Allied Capital Announces Second Quarter 2003 Financial Results Become a Complete Fool
A few things that jump out;
Net investment income per share was $0.39 vs. $0.41 a year ago. Notice that income per share was down even though net investment income was up. That is due to the dilution of increased shares. So the company is investing money at a much lower return. I suspect this is due to the fact that ALD has made many recent investments and has yet to realize any return on them. One quarter or even two like this are of little concern, but one needs to keep an eye on this trend.
Net realized gains per share were $.07 vs. -$.01 a year ago. Add $.07 + $.39 you get $0.46. ALD had $.46 of income and will pay out $0.52 in dividends. [Edited Later] Where does the other $.06 come from? Total net income for the quarter was $0.52 per share, after changes in net unrealized appreciation or depreciation of $6.8 million or $0.06 per share.
So, we get the following:
a) Of the $0.57 dividend, 75% was covered by cash from recurring investment income.
b) Of the $0.57 dividend, 13% was covered by cash from realized gains.
The other 12% was not covered by any form of cash.
This is an important point � the main argument of the short sellers, IIRC, was that the dividend could not be supported by cash alone, but only be issuing more equity or taking on additional debt. In addition, there is a concern that more and more of the dividend is being covered by capital gains vice investment income.
1) ALD paid out more cash than it generated
2) ALD raised money through debt and equity offerings that covered the payout, but simultaneously reduced ROE and diluted overall earnings
3) ALD's investment income, the part stable and predictable part of the business, covered only 75% of the payout.
For those who don't know, ALD pays dividend according to the following policy, "The company's dividend is paid from taxable income. The Board determines the dividend based on annual estimates of taxable income, which differ from book income due to changes in unrealized appreciation and depreciation and due to temporary and permanent differences in income and expense recognition."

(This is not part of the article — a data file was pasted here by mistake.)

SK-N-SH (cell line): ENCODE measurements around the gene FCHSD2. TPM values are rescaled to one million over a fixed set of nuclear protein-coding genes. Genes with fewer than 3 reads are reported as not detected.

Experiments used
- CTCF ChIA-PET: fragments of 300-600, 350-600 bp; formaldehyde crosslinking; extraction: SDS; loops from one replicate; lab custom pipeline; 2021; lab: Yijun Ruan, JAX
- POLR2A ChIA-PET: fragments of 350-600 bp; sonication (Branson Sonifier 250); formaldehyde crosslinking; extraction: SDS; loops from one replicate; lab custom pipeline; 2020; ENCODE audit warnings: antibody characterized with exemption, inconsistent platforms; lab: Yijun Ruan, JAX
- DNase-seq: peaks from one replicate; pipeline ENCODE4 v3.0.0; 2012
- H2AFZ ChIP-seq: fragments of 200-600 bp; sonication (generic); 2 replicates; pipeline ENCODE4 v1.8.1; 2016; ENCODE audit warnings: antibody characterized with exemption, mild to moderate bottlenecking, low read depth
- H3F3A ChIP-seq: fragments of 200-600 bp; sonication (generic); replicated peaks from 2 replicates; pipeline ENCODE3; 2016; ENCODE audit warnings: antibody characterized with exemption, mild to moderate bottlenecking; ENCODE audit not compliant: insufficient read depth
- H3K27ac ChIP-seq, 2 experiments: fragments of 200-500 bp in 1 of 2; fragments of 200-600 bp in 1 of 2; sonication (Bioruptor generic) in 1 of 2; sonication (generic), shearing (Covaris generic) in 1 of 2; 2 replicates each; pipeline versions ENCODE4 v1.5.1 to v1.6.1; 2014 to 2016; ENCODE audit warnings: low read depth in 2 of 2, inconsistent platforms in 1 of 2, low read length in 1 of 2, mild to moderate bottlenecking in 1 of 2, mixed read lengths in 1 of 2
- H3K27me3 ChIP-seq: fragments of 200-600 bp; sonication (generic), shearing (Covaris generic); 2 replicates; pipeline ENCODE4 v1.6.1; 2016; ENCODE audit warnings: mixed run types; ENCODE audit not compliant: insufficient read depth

In other words, ALD guesses what its income will be, then pays out an average over time, a policy that eliminates wide swings in payout from quarter to quarter. It also carries the risk of using current capital to cover the payout while relying on anticipated future capital gains.
A broader timetable shows us how this plays out. For the six months ended June 03:
Investment income: $0.78 per share
Realized gain: $0.50 per share
Cash flow: $1.28
Unrealized gains: -$0.57
Net income: $0.71
Dividend payout: $1.14
So, for the past six months, cash from operations more than covered the dividend payout. However, ALD recognized a rather large write down in their portfolio value, which just goes to show how unpredictable the capital gains picture can be. The concern here relates to one of the other short sellers' complaints, that ALD overvalues its portfolio. Did ALD only recognize the unrealized loss only because they booked a correspondingly high realized gain? In other words, did they sell their winners only to offset their losers? And does this indicate general erosion in the quality of the company's portfolio? Given the importance future capital gains play in the quality of the payout, this is probably the central question when evaluating ALD as an investment. This is especially important because cash reserves declined from 7.4M from 11.1M YOY.
According to the company, "At June 30, 2003, the portfolio of Grade 1 investments totaled $839.0 million, or 32.9% of the total portfolio at value; Grade 2 investments totaled $1.46 billion, or 57.4% of the total portfolio; Grade 3 investments totaled $124.8 million, or 4.9% of the total portfolio; Grade 4 investments totaled $20.2 million, or 0.8% of the total portfolio; and Grade 5 investments totaled $101.2 million, or 4.0% of the total portfolio. Included in Grade 4 and 5 investments are assets totaling $32.3 million that are secured by commercial real estate.
For the total investment portfolio, loans and debt securities greater than 90 days past due were $119.2 million at value at June 30, 2003, or 4.7% of the total portfolio. Included in this category are loans and debt securities valued at $43.5 million that are secured by commercial real estate. Loans and debt securities not accruing interest totaled $151.1 million at June 30, 2003. At June 30, 2003, 1.2% of the loans in the underlying collateral pool for the CMBS bonds was over 30 days delinquent or was classified as real estate owned."
This looks good and my experience with the company over the past several years has been that their grading system is pretty conservative. I'd have to go back to look at how the current state of ALD's portfolio compare historically, but my initial impression is that the portfolio is sound in terms of quality.
However, I'm a little less sanguine about the quality of the dividend, which I believe is under pressure, at least in the short term. What really concerns me is that the company might be sacrificing superior long-term capital gains to fund a current high payout. This reflects, I think, how ALD is changing from a BDC into something similar to a VC firm or something like Berkshire Hathaway, a company that provides capital to a portfolio of owned or partially owned businesses.
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Allied Capital Announces Second Quarter 2003 Financial Results
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